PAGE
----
Jim Doyle and Scott Graham transferred their boatbuilding business to the Shoalhaven after a combined 30 years’ experience working in some of the major boat building enterprises in the Newcastle-Sydney-Wollongong-South Coast areas.
Trading as Wanderah Catamarans, they’re in the process of building their first 11.6m, 4-tonne, cruising catamaran at their Kings Point Industrial Park factory south of Ulladulla.
Sail-away price for this vessel is $435,000.
However, their team of seven (four of them qualified shipwrights) is also producing surfboats under contract. Their Ulladulla-built surfboats have been supplied to Burleigh Heads, Byron Bay, Bulli, Pambula as well as Canberra surf lifesaving clubs – the Canberra boat crew train on Lake Burleigh Griffin but operate in association with a South Coast surf lifesaving club. Some of their surfboats have also been supplied to New Zealand.
Jim Doyle explained his reasons for bringing his family and then his business to Ulladulla this way: “I wanted to surf….I didn’t want to live in Sydney or on the Gold Coast where, at the time, the majority of the marine industry was. This is a bloody good spot, not too far from Sydney to operate a business…and it’s pretty good for the family…my wife’s from Western Australia…she loves it here….and a lot of our friends also live here….”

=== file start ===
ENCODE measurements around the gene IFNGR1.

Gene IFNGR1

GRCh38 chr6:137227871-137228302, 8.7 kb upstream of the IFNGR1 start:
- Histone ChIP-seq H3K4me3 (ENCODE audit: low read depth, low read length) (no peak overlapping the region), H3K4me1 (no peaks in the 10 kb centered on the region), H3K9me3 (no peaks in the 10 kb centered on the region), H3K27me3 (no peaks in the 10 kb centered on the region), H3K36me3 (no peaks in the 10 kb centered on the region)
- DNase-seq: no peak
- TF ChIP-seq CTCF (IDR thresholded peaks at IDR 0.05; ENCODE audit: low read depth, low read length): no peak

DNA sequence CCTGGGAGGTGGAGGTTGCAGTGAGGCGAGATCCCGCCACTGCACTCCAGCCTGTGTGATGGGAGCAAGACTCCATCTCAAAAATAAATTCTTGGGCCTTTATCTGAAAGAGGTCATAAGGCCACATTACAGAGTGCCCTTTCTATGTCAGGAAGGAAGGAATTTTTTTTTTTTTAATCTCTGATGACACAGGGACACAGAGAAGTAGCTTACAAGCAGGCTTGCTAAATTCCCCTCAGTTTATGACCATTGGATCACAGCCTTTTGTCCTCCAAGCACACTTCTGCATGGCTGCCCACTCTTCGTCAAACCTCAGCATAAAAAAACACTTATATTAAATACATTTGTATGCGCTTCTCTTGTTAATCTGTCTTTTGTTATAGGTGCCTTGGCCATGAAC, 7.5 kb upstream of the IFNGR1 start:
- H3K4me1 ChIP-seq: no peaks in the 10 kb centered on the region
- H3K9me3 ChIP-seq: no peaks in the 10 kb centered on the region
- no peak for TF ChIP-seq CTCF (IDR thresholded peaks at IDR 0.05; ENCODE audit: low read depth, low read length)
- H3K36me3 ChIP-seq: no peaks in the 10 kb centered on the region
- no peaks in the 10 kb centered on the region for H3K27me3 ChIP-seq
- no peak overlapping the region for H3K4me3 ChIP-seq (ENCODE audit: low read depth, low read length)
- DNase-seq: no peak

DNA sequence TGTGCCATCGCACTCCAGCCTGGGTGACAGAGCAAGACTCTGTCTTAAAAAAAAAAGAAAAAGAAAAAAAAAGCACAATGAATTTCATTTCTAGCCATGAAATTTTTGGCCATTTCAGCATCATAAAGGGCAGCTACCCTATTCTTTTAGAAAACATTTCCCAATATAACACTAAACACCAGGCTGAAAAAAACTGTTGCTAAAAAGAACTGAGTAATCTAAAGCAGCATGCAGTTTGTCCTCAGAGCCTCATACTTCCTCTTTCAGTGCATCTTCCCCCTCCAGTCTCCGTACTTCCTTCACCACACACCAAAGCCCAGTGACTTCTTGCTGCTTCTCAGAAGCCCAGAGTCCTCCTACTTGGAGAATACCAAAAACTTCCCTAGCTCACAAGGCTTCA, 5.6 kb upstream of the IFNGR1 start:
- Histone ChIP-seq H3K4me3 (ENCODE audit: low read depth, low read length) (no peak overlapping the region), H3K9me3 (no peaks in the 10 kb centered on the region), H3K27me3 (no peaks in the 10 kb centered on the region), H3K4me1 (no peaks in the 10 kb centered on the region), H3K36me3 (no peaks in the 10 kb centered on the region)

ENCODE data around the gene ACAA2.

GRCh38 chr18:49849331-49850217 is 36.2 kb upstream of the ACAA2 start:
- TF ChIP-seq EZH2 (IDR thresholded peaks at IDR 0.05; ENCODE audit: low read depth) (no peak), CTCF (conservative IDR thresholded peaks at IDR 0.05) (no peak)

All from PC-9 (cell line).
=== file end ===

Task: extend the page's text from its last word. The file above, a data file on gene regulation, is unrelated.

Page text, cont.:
Jim’s wife Suzie also likes to surf, having been dive master on some of the large charter boats operating on the Great Barrier Reef.
Their children, aged five and three, attend day care around the corner from their home and school in Ulladulla.
And Jim’s mother moved from Braidwood to be near the family at Ulladulla.
Jim grew up in Gundagai. His interest in boats started through his father who ran canoe and rafting operations on the Snowy, Murrumbidgee and Nymboida Rivers. Jim helped repair his father’s flotilla.